Free Chlorine (mg/L)

Salmonella recovered from stem scars (log MPN/g)1

Wash Time 30 s

Wash Time 2 min

Control

T-128

Control

T-128

0

4.39±0.01 A2

4.38±0.01  A

4.33±0.05  A

4.34±0.04  A

0.2

4.29±0.02  A

4.39±0.01  A

4.18±0.06  B

3.200±0.14  C

0.5

3.97±0.03  B

4.26±0.02  A

3.92±0.03  B

2.94±0.06  C

2

3.87±0.02  A

3.96±0.02  A

3.72±0.03  B

2.75±0.06  C

5

3.66±0.05  A

3.72±0.03  A

3.57±0.05  B

2.61±0.08  C

50

3.31±0.10  A

3.57±0.05  A

3.20±0.06  B

2.24±0.13  C

100

2.93±0.05  A

2.81±0.10  B

2.81±0.10  B

1.85±0.08  C

Table 2: Survival of S. enterica sv. Thompson RM 1987 on Tomato Stem Scars after washing in chlorinated water with or without T-128

1Data represents the average of three replicates of 5 tomatoes each.

2Treatment means within each row with different capital letters are significantly different at α=0.05.

Effect of T-128 against Salmonella cross contamination during tomato wash process

One of the main objectives of sanitizer application for fresh produce processing is to maintain the microbial quality of the wash water and thus preventing cross contamination by bacterial pathogens [11]. Since tomatoes are often washed in a dump tank system, the accumulation of debris, leaves, soils, and tomato juice can lead to depletion of free chlorine, thus increasing the potential for cross contamination. To assess the effect of T-128 on preventing cross contamination, inoculated and non-inoculated tomatoes were washed in various chlorine solutions with or without T-128, and samples from both the smooth skins and stem-scars were examined. Cross-contamination of the tomato skin (smooth surface) was not observed except when inoculated and non-inoculated tomatoes were washed together in distilled water (data not shown). In the stem-scars, however, the frequency of Salmonella recovered and the associated population was significantly affected by the chlorine concentrations and T-128 applications (Table 3). Salmonella cells were recovered from the stem scars of the non-inoculated tomatoes when washed in solutions containing no or low levels of residue free chlorine. With no chlorine treatment, Salmonella cross-contamination were detected on all of the non-inoculated tomatoes following washing with inoculated tomatoes in distilled water for 2min with or without T-128, with average contamination level of 2.6 log MPN/g of the stem scar tissues. Cross contamination occurred at 100% rate when tomatoes were washed in 0.2mg/L or lower free chlorine solution irrespective of T-128 application; but the Salmonella populations recovered on the tomatoes stem scars were significantly lower when washed at the presence of T-128 (1.25 log MPN/g) than at the absence of T-128 (2.3 log MPN/g). When increasing the chlorine concentration to 5mg/L, no cross contamination was observed with T-128 treatment, while 67% of the tomatoes were cross-contaminated when washed at the absence of T-128. Increasing chlorine concentration to 10mg/L or above prevented the recovery of viable Salmonella cells in all of the treatments.

Free Chlorine (mg/L)

No. of Tomatoes Washed1

Control

T128

% Positive

log MPN/g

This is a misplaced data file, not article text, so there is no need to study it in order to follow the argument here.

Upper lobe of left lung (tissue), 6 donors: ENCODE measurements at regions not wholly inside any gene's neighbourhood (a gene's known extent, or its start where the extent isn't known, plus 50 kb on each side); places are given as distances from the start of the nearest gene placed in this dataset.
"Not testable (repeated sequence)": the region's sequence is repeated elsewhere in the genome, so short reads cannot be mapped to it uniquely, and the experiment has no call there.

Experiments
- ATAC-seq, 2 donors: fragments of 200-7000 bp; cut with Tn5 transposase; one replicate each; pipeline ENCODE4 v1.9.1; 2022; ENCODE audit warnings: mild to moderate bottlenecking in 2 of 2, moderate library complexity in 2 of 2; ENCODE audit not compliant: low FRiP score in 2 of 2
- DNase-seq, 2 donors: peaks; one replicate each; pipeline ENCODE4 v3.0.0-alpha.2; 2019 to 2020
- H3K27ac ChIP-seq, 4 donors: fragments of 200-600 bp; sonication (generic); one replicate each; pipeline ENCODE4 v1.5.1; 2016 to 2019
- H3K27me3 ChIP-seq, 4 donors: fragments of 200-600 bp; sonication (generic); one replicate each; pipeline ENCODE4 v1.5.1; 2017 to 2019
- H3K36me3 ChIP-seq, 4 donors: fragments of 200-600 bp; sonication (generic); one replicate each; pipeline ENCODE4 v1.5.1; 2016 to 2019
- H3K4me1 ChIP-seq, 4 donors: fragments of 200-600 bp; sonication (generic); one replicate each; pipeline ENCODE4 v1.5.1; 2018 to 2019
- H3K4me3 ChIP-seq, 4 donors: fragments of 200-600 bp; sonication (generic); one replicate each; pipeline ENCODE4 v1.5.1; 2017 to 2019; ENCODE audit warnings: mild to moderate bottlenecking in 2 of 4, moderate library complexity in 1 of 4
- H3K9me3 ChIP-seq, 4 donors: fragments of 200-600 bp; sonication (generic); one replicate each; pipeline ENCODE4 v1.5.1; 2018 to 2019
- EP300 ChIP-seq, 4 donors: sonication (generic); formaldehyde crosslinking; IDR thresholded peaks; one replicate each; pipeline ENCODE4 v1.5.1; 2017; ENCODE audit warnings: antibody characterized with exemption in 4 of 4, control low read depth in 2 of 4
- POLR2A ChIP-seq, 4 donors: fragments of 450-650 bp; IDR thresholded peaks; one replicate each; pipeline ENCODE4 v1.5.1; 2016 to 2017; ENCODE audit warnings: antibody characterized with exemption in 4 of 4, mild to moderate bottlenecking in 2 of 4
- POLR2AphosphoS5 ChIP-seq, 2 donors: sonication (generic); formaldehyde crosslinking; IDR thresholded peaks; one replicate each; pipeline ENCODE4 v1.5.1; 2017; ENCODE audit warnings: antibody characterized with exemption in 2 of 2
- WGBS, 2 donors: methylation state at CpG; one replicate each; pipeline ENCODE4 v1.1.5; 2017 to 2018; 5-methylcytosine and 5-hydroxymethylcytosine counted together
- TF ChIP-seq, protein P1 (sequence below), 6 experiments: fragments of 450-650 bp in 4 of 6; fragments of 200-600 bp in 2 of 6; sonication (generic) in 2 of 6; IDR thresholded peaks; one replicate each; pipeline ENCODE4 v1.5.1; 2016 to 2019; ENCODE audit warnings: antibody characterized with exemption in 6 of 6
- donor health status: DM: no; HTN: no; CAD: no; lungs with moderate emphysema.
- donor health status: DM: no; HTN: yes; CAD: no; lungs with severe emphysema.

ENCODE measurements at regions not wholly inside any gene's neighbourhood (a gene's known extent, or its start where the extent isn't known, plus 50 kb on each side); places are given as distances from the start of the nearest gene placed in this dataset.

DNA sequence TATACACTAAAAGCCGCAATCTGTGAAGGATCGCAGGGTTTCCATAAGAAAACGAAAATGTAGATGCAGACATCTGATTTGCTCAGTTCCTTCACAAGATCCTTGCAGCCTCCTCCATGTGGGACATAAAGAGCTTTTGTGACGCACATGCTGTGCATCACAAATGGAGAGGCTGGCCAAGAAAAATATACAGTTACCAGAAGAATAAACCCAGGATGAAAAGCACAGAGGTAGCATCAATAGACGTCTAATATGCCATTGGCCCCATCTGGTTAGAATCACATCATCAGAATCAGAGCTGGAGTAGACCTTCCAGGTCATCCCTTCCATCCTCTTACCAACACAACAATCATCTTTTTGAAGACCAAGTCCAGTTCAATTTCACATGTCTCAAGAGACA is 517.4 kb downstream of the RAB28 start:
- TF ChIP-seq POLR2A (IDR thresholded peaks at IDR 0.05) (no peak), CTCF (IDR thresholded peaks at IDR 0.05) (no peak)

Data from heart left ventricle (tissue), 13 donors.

% Positive

log MPN/g

50

15

0

ND2

0

ND

10

15

0

ND

0

ND

5

15

67

0.76±0.16 

0

ND

0.2

15

100

2.32±0.05  A3

100

1.25±0.11  B

0

15

100

2.64±0.03   A

100

2.66±0.01  A

Table 3: Salmonella enterica sv. Thompson RM 1987 Recovered in the Stem-scars of Non-inoculated Tomatoes

1Number represents total of five replicates of 3 tomatoes.

2Cross contamination not detected.

3Treatment means within each row with different capital letters are significantly different at α=0.05.

The observation that T-128 enhanced the efficacy of chlorine against Salmonella cross contamination of tomatoes was comparable to our earlier findings that T-128 increased chlorine efficacy against E. coli O157:H7 cross contamination during fresh-cut lettuce washing [15]. Cross contamination can occur either by direct contact between tomato fruits or mediated by the wash solution. Direct contact between the concaved stem scars seems unlikely to occur at high frequency. Therefore, wash solution mediated indirect contact at the stem scar is likely the major mechanism for pathogen cross contamination. This underlines the importance of ensuring wash water quality to prevent the potential survival by bacterial pathogens.

Efficacy of T-128 against Salmonella infiltration into tomato internal tissues

It has been demonstrated that the stem scars are the principal route of pathogen infiltration into the internal tissues [10]. Since T-128 significantly reduced Salmonella survival on the stem scars, the application of T-128 could significantly reduce or eliminate the likelihood of Salmonella infiltration. To test this hypothesis, the internal tissues of tomatoes exposed to contaminated wash solutions with or without T-128 were examined for the presence of Salmonella cells. Of the total 30 tomatoes washed in each solution, infiltration by Salmonella cells was detected in 67% of tomatoes following immersion for 2 min in inoculated distilled water, averaging 1.7 log10 MPN/g for the two Salmonella strains, regardless the presence of T-128. For tomatoes immersed in wash solutions with varying levels of tomato juice and residual free chlorine, infiltration was not observed when free chlorine was maintained at 1mg/L or higher, irrespective of T-128 application. Without T-128, infiltration occurred in 13%, 33%, and 53% of washed tomatoes, averaging -0.1, 0.8 and 1.2 log10 MPN/g, respectively, when free chlorine level decreased to 0.5, 0.1 and 0.02mg/L as a result of incremental addition of tomato juice. In contrast, no pathogen infiltration was detected when washed in solution containing 0.5 and 0.1mg/L free chlorine in the presence of T128. When free chlorine was further reduced to 0.02 mg/L, infiltration was detected in 20% of tomatoes, averaging 0.4 log10 MPN/g (vs. 53% of tomatoes had infiltration, with an average cell count of 1.2 log10 MPN/g in the absence T-128) (Table 4).